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Latitude: 22° 40.6211′ S
Longitude: 14° 31.4368′ E
Day 5 brought the good ship Expedition to the port of Walvis Bay, Namibia.
Walvis Bay is the most important port in all of Southwestern Africa. It not only is the primary port for Namibia, but also Botswana and parts of Angola, South Africa and Zambia. Formerly a whaling station (walvis means ‘whale’ in German), today it is the best natural deep water port in this corner of the continent.
Prior to 1990 Namibia was a territory of South Africa known as South West Africa. After Namibia gained independence in 1990, Walvis Bay remained a small South African enclave because of its importance. It wasn’t until 1994 when Nelson Mandela became the president of South Africa that Walvis Bay was returned to Namibia.
We arrived in Walvis Bay around 9am and was greeted with a sandstorm. Around this time of year the winds start to pick up and sandstorms become more common. This was the first one of the year. This required us to change our plans. Instead of starting the day touring Walvis Bay in a boat and ending in Swakopmund, we did the reverse, which turned out to be even better than the original plan.
About 20 miles north of Walvis Bay is the city of Swakopmund, comparable in size but more of a tourist town than Walvis Bay. I was here in November for the Adventure Travel World Summit and already seen much of the town. While everyone else was visiting the craft market, I made a beeline for a cafe I had previously visited which I knew had wifi.
After an hour of uploading images, checking email and updating my social media account, we were on the move again.
Our next stop was the Goanikontes oasis out in the desert where we’d have lunch. The oasis was really a river bottom which was able to sustain some plant life. The most notable thing about the oasis was the moonscape which surrounded it.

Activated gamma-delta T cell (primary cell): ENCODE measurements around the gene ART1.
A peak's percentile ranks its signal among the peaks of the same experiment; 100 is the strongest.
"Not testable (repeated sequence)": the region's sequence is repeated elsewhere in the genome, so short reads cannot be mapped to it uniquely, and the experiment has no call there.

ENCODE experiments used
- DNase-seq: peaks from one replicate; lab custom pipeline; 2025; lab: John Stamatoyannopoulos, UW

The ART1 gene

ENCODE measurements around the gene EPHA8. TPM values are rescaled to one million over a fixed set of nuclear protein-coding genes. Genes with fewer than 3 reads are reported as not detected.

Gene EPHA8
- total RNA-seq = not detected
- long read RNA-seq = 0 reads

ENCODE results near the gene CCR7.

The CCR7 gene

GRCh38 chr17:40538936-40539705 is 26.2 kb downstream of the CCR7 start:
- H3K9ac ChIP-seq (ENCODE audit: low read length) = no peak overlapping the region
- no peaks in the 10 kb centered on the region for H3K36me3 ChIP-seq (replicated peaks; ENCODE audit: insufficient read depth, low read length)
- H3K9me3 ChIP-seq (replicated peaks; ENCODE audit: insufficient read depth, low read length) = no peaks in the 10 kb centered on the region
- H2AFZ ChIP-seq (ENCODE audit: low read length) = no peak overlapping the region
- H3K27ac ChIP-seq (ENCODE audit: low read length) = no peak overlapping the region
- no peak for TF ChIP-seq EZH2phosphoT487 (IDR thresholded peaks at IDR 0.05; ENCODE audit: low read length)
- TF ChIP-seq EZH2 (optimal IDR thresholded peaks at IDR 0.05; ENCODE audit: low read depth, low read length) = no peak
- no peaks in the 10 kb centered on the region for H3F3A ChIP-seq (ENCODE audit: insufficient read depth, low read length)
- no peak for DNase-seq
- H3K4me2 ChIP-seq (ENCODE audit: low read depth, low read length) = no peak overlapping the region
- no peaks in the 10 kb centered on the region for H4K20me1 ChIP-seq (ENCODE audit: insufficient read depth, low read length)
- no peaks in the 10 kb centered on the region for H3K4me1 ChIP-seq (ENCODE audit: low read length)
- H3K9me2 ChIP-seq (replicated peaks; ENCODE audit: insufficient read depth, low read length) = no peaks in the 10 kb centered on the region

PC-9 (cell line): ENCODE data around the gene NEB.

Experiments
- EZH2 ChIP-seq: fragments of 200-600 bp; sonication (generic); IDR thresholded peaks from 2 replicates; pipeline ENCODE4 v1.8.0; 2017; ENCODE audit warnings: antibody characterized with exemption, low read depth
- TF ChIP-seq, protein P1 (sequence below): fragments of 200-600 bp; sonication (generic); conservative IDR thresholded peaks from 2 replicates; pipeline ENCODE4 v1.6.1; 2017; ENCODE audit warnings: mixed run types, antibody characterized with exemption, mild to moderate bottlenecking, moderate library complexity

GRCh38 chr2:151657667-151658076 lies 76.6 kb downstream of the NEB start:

The highlight of the day for me was getting to see welwichia plants. Welwhichia plants are in my book, among the top 10 coolest plants on Earth. At best, they look like a collection of curled up leaves sitting on sand, however, they actually can live for over 1,000 years which is amazing for a desert plant, and especially a plant which lives in the Namib Desert. Moreover, the welwhichia plant has never been kept in captivity. Even botanical gardens just a few hundred kilometers away in Namibia are unable to keep them alive. That such a hearty plant in the desert should be so fragile when cultivated, is baffling. They may lack the majesty of a redwood, but they score high
After the welwhichia stop, we drove past the dunes outside of Walvis Bay and headed to the docks to do a short cruise of the bay. The bay had more ships at anchor that I had thought, which was a testament to how busy the port is. The Namibian government is actually in the middle of building a new port which will be 10x the size of the current one. This should able to handle more shipping for even a larger area of Africa. The cruise was pretty uneventful save for the fact that we had all the Walvis Bay oysters we could eat (which are fantastic) and we had a seal actually jump on the back of our boat!
The one thing we didn’t get to do during our day in Walvis Bay/Swakopmund was to explore some of the dunes. There is a dune called Dune 7 (because it is 7 kilometers from the city) which is accessible by car, but we only passed by. The highlight of my trip last November was spending time in the dunes and photographing them.
This sort of completes what I’ve mentally considered the first phase of the tour. Namibia and South Africa are both countries which I had visited previously and countries which are also fairly easy to visit. From here on out, the countries are less visited, less developed and the visas are a more of a pain to deal with.
Tomorrow I’ll be talking more about the visia process and how being on a ship actually makes things significantly easier than independently in that respect.
Next stop: Lobito, Angola.